$5 million sought for measles outbreak response

Brandon Parsons
May 13, 2017

As of Tuesday, 50 cases of measles have been diagnosed in the state since the first case was reported on April 11, 45 of which have been diagnosed in Somali Minnesotans.

The Department of Health says 47 of those infected are confirmed to have been unvaccinated and one person had only one of two recommended doses.

Doctors say measles can lead to a number of complications, such as pneumonia, swelling of the brain and even death.vHealth officials in Minnesota and neighboring states have warned residents to make sure immunizations are up to date for their children and themselves.

However, recent infectious disease outbreaks largely occurred among the vaccinated, not the unvaccinated.

Ehlinger has asked state lawmakers to create a public health emergency fund of $5 million in order to "ensure sufficient resources are available for immediate, lifesaving actions to protect Minnesotans from infectious disease outbreaks and other unanticipated public health threats".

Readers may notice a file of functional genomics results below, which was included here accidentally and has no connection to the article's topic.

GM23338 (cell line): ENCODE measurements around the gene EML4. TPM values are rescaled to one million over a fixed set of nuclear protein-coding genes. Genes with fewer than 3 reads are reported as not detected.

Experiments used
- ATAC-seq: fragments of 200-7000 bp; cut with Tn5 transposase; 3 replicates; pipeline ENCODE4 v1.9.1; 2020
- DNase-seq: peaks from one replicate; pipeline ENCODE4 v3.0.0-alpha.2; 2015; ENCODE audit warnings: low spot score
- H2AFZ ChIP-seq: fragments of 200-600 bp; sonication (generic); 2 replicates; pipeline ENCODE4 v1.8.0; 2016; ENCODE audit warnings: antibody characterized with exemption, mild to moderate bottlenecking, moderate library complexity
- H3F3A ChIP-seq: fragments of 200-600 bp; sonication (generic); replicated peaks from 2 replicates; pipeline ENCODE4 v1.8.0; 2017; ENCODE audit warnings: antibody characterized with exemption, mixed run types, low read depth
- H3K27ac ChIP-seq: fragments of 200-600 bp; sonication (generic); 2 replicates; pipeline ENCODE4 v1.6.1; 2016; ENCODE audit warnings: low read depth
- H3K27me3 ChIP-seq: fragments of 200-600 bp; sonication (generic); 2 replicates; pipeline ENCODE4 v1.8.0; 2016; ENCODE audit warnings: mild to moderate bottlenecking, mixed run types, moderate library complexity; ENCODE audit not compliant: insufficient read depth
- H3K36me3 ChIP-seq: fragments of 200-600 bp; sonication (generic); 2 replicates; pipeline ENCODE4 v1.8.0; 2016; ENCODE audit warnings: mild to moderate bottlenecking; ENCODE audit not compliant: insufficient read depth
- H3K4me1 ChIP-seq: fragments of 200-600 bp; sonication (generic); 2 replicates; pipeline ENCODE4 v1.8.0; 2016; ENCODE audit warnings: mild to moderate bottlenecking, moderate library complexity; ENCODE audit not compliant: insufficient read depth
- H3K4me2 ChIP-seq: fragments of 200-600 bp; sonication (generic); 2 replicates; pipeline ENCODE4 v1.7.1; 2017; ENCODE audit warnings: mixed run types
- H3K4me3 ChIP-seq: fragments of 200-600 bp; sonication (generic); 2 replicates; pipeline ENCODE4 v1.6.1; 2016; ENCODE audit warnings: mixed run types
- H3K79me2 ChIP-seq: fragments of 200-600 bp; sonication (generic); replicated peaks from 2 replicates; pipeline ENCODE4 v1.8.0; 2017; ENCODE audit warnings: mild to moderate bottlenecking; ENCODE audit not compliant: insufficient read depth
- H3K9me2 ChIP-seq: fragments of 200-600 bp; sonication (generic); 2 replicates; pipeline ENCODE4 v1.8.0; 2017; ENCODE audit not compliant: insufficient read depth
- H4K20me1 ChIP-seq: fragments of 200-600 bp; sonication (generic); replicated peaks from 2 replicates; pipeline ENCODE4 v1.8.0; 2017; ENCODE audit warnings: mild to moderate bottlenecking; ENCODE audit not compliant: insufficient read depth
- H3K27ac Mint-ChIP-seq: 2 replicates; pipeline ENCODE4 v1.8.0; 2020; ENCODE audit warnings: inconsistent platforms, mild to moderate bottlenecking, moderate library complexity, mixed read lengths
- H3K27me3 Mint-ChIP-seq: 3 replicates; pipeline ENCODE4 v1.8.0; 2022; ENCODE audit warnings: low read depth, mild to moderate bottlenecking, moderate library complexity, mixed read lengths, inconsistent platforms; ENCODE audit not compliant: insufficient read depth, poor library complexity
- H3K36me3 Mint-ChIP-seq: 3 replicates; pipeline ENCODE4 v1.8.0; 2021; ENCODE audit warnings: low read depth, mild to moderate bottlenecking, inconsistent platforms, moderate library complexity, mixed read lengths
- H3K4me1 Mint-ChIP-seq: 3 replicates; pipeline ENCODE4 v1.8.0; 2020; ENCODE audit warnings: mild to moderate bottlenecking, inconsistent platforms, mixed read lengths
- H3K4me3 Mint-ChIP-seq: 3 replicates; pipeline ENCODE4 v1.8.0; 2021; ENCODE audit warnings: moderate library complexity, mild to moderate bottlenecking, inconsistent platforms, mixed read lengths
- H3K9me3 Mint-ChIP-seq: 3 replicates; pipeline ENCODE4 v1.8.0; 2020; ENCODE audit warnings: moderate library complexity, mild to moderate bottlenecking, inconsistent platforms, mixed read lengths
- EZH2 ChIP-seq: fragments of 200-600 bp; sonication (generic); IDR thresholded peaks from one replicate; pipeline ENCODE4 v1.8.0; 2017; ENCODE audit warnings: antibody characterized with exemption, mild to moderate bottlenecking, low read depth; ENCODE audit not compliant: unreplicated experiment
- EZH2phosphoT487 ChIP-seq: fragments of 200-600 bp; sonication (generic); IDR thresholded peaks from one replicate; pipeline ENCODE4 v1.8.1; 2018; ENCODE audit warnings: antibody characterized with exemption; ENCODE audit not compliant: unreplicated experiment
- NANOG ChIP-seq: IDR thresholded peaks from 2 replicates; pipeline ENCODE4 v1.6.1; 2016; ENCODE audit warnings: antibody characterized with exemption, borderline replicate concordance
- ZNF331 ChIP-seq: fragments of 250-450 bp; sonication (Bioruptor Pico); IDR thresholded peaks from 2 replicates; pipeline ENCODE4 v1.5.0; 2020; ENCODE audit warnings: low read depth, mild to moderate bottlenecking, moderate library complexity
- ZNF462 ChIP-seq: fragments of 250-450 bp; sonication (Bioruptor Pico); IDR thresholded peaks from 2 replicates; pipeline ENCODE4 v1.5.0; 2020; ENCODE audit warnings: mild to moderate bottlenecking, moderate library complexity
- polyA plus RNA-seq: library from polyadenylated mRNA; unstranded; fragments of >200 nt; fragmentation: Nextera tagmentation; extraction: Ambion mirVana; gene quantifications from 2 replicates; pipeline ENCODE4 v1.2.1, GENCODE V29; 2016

That brings the total case count in Minnesota's outbreak to 54, an increase of 10 since last Friday.

Measles is a highly contagious disease that "if one person has it, 90 percent of the people close to that person who are not immune will also become infected", according to the CDC.

The measles, mumps, rubella (MMR) vaccine is given to children in two doses, typically the first dose is given to children 12 months old, with a second dose when they are between four to six years old.

She said the state and Hennepin County, which covers Minneapolis, had checked on 8,000 possible exposures to measles. We have not had cases, but we share a border and our communities are intertwined, and the measles will find the individuals who are unprotected.

"Not only are there health costs for treating children". Ehresmann said with such low levels of vaccination, public health officials have been anxious about an outbreak for some time.

"We have gone zero days without having a new case", Stinchfield said.

"It's important for us all to have our vaccinations to prevent the spread of disease", Ehresmann said.

They said they don't want to appear anti-vaccine, just informed.

This measles outbreak was stretching the funds of the Minnesota Department of Health and it needed $5 million to combat infectious diseases.

The Health Department blames years of pushing by anti-vaccine activists who targeted the Somali immigrant community, telling them that the measles, mumps and rubella (MMR) vaccine might be unsafe and urging them to skip or delay vaccinating their kids.

Other reports by AllAboutTopnews

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